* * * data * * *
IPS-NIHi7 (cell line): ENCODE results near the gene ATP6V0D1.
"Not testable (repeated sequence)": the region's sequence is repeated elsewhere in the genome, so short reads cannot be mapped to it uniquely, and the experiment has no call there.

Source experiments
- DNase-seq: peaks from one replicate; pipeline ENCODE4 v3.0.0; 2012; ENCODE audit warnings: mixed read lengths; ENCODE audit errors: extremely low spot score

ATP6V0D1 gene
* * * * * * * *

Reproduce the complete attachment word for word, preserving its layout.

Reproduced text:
IPS-NIHi7 (cell line): ENCODE results near the gene ATP6V0D1.
"Not testable (repeated sequence)": the region's sequence is repeated elsewhere in the genome, so short reads cannot be mapped to it uniquely, and the experiment has no call there.

Source experiments
- DNase-seq: peaks from one replicate; pipeline ENCODE4 v3.0.0; 2012; ENCODE audit warnings: mixed read lengths; ENCODE audit errors: extremely low spot score

ATP6V0D1 gene